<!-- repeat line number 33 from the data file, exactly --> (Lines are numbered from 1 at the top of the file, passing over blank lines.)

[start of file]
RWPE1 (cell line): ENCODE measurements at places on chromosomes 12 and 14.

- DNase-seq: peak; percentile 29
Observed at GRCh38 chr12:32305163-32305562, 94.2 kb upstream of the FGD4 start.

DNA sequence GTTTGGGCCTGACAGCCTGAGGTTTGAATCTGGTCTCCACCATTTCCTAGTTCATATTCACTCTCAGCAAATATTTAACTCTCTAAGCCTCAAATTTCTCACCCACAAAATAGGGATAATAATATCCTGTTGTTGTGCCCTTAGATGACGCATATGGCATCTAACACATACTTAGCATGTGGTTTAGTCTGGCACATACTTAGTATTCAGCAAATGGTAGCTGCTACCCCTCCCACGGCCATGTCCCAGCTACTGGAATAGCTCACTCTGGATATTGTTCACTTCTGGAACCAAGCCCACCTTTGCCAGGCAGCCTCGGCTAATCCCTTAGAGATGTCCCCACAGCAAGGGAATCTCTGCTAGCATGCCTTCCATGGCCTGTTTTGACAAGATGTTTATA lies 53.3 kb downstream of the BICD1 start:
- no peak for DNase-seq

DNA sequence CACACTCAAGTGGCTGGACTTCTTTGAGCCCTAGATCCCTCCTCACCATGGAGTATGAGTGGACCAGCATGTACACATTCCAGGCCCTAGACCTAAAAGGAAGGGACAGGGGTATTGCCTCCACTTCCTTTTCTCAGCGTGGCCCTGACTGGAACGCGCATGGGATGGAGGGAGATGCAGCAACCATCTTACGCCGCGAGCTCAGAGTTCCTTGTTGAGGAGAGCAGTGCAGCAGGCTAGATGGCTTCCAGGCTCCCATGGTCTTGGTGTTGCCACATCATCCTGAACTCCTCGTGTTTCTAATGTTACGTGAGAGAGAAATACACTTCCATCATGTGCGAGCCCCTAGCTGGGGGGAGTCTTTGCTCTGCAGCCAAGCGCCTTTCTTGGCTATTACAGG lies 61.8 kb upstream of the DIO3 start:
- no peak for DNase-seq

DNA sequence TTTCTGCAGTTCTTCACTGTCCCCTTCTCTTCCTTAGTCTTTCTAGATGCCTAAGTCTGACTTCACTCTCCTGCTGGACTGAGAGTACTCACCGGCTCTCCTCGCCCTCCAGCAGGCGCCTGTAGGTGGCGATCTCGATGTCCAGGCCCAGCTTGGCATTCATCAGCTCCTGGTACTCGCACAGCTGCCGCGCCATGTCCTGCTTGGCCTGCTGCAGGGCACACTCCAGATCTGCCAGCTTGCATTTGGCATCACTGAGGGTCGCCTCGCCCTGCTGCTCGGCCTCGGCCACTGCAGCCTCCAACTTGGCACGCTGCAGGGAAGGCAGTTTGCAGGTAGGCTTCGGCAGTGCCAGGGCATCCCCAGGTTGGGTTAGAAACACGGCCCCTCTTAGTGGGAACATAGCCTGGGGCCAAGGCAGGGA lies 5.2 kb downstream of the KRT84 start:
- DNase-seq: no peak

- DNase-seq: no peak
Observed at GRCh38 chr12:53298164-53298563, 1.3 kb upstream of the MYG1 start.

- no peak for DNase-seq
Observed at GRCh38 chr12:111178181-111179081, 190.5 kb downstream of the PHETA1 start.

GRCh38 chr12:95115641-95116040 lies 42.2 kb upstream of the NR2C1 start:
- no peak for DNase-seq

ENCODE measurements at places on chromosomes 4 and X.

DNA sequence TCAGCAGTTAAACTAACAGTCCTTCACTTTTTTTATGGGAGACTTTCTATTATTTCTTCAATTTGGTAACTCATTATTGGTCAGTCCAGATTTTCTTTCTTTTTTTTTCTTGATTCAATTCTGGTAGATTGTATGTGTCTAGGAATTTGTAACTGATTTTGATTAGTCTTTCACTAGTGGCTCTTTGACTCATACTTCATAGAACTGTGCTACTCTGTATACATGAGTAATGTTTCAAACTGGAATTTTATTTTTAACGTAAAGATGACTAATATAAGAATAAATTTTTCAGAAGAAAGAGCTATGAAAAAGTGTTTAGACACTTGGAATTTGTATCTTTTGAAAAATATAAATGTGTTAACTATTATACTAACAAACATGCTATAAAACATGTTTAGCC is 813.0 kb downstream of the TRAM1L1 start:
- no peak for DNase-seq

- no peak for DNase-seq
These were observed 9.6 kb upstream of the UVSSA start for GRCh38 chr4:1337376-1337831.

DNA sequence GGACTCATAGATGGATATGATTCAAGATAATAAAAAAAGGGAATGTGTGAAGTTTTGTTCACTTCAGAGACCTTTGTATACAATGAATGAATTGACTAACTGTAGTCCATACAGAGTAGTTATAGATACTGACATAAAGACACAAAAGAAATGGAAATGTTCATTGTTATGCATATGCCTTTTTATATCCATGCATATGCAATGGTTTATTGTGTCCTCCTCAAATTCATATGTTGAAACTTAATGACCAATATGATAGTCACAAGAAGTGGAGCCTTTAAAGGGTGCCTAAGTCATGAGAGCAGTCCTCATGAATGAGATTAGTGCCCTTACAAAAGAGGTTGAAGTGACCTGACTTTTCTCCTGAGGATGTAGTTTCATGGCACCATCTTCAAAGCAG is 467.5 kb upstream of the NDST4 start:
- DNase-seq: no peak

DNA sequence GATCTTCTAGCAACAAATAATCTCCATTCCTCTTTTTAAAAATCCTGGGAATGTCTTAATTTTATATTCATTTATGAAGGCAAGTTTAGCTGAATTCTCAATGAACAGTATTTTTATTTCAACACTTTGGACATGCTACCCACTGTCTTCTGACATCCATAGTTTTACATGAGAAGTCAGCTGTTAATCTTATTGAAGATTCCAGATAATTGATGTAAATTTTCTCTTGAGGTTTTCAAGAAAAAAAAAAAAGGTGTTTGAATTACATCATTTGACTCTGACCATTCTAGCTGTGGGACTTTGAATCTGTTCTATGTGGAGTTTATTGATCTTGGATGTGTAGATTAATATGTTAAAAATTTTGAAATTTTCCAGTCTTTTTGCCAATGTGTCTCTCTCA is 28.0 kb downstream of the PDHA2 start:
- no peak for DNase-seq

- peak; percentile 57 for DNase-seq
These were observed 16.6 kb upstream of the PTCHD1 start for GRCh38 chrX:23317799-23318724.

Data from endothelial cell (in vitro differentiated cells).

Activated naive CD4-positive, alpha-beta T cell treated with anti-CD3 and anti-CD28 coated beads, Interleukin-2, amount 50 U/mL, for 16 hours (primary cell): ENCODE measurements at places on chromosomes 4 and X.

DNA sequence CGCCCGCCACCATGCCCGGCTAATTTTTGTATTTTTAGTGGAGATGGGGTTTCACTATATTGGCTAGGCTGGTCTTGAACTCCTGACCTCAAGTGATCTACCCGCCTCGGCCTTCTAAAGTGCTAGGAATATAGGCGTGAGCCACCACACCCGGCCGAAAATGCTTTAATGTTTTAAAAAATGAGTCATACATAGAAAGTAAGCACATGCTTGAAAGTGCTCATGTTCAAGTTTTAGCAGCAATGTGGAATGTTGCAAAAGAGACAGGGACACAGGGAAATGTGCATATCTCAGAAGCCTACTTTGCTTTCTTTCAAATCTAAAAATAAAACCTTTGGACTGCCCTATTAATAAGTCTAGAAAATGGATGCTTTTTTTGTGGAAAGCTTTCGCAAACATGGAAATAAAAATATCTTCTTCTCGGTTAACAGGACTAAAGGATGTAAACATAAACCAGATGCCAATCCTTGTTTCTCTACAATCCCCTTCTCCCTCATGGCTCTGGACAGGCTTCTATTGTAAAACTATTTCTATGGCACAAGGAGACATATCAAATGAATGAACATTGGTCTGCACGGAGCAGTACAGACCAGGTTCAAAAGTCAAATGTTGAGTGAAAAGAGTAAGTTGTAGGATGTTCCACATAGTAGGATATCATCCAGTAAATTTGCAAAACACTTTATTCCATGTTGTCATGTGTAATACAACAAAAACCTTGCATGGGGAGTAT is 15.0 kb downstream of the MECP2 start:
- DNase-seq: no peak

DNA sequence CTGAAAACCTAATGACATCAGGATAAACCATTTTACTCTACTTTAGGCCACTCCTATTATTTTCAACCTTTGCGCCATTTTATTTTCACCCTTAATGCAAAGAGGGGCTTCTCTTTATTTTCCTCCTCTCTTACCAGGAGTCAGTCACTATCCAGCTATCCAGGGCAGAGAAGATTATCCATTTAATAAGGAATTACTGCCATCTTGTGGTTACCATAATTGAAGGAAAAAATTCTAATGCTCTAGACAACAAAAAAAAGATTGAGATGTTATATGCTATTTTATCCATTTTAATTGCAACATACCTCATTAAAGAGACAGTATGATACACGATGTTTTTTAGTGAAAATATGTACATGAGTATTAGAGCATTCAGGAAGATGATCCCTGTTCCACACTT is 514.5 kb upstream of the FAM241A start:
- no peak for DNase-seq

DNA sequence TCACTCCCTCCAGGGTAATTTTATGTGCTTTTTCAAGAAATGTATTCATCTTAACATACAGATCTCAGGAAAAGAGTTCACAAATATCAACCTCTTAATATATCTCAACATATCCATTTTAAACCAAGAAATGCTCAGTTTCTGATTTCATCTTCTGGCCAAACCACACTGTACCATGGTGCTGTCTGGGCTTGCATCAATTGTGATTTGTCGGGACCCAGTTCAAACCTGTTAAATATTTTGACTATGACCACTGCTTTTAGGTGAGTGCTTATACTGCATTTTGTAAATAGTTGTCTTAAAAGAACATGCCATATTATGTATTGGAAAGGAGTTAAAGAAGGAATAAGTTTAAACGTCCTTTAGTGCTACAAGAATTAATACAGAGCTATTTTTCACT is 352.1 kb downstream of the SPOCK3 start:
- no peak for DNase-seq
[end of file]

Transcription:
DNA sequence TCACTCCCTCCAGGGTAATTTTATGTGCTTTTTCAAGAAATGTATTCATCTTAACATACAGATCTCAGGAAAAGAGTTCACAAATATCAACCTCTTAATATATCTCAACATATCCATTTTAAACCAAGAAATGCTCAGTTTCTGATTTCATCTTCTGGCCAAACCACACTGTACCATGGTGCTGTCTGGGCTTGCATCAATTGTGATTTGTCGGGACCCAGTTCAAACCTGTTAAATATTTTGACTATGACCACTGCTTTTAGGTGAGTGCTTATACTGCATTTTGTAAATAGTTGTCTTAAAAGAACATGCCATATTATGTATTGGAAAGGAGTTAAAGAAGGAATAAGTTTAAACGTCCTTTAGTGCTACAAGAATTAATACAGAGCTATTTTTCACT is 352.1 kb downstream of the SPOCK3 start: